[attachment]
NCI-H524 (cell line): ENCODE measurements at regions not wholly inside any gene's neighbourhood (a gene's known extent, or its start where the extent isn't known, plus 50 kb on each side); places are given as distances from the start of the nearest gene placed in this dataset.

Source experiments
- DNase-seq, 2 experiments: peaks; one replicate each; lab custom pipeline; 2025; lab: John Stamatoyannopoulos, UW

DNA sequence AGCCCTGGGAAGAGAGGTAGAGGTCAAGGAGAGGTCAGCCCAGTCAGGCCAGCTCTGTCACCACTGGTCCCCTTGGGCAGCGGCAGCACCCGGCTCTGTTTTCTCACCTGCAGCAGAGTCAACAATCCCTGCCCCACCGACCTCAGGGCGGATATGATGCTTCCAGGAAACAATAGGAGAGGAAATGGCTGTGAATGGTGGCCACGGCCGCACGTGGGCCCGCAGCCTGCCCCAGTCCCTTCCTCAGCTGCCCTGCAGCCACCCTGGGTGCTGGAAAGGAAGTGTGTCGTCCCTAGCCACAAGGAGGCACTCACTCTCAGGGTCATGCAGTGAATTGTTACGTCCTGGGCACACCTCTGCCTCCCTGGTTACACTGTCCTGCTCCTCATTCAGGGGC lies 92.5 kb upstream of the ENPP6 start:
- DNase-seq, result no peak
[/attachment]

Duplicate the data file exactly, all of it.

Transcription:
NCI-H524 (cell line): ENCODE measurements at regions not wholly inside any gene's neighbourhood (a gene's known extent, or its start where the extent isn't known, plus 50 kb on each side); places are given as distances from the start of the nearest gene placed in this dataset.

Source experiments
- DNase-seq, 2 experiments: peaks; one replicate each; lab custom pipeline; 2025; lab: John Stamatoyannopoulos, UW

DNA sequence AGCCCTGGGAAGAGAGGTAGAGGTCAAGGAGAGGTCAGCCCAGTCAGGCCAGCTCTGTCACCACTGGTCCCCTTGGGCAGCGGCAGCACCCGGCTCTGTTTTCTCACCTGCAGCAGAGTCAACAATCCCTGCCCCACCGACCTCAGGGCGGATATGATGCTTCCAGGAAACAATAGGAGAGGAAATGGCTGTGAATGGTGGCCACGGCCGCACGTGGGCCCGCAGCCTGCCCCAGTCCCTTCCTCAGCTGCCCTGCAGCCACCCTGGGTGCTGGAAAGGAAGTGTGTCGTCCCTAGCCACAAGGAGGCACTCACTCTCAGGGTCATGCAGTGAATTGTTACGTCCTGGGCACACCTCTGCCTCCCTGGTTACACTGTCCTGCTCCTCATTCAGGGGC lies 92.5 kb upstream of the ENPP6 start:
- DNase-seq, result no peak